As mentioned, software providers, affiliate networks and affiliate managers regularly meet in the real world and surf IRC channels and less reputable "making money" forums to discuss and defend against exploits. Knowing for a fact, through my own experience and that of many of the network administrators who are active on Geek/Talk, that professional frauds do troll this particular board, I'm certain that you can appreciate that revealing too many secrets - when workable alternative channels are available - could do more damage than good.

If you are serious about your affiliate program, grill your software provider and speak privately with other affiliate managers at a bare minimum. Beyond that, you should consider regularly attending real-world networking gatherings with fellow affiliate managers and information officers.

That said, a quick search on Google will bring up plenty of unsavoury websites and devices that are developed for the sole purpose of ****ming affiliate operators and ad networks.

Vrindavan
08-18-2004, 12:04 AM
>>affiliates to try to fake sales and what can be done about it.

i hate a "random" site visitor using my affiliate link to fraud a merchant,
and this merchant subscequently ban my account

I should have a notice on my website
next to the banner or text link saying

if you want to fraud this merchant on buying goods or
submit invalid lead. Please click this URL to go direct to the merchant instead, DO NOT click my affiliate refer link to go there !!!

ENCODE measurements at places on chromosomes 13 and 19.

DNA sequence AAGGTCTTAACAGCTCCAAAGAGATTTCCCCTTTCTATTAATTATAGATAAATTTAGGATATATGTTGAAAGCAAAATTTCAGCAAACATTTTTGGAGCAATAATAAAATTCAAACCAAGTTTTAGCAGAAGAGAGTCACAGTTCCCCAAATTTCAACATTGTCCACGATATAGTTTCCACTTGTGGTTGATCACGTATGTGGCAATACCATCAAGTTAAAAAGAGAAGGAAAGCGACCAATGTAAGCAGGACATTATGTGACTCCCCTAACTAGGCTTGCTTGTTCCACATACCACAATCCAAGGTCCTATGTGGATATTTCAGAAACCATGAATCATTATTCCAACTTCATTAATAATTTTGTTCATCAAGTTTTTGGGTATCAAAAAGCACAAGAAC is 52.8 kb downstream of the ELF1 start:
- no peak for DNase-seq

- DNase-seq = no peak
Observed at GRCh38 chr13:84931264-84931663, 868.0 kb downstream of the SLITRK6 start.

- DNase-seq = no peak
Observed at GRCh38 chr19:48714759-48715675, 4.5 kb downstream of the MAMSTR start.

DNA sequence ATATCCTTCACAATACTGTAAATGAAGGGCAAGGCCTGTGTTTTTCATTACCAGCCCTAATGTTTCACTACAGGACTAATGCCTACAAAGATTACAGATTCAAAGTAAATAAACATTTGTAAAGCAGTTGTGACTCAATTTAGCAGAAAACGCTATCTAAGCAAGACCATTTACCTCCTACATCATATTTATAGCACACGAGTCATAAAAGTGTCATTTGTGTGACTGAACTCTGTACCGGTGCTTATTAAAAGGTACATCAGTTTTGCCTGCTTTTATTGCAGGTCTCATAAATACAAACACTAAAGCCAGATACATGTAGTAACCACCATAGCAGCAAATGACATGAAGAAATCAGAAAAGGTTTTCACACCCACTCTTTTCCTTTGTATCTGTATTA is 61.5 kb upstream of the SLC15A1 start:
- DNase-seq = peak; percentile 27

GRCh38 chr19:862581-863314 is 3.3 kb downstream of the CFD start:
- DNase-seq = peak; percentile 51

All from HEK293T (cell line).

wsz
08-18-2004, 10:47 PM
Originally posted by Steve_S
2. Having said this, IMHO one of the most important tips is this: The time line when you actually pay your affilates verses the number of days that a consumer can void a given charge and request a charge back.

For example, you pay your affiliates every 15 days BUT the consumer/purchaser/affiliate has the right to dispute the charge 30 days or more after it's made.


If I recall correctly, MasterCard and Visa issuers have a time limit of sixty days from the date of the statement on which the charge appears. Which could lead to up to ninety days total from the purchase to the dispute/charge-back request.

So be sure that your credit card merchant account provider has good anti-fraud features. If you sell physical merchandise, I suggest only shipping to the confirmed billing address of the card. If you ever get burned (and you will), be sure to save the fraudster's ordering info to compare to future orders, and look for patterns.


5. Inherint in Chet's comment is a respectfull effort to try and talk you out of this handling of your own affiliate program. This also has implications for exactly which high quality producers will use your program with a sale that sticks.


Yes, because trust and risk go both ways. A productive publisher might be suspicious of an in-house program which they haven't seen before. But would have far more confidence if they saw an established network keeping the stats and sending the payments out.


6. Natch, I wish you the best of luck in whatever decision you make and respectfully hope some of the tips posted will help you.


Yes, keep us updated.

As general advise, I would say that the risk is based upon how much effort must go into a commissionable action. CPC clicks are easy, and thus are fraud-magnents. Fill-out-form leads can be faked, so make sure to emphasise that you will only pay for qualified leads (e.g. double-opt-in email subs, or legitimately-formatted/verified name/snail-mail info, etc.) Purchases are safer, but communicate with your card processor for advise on what to look for.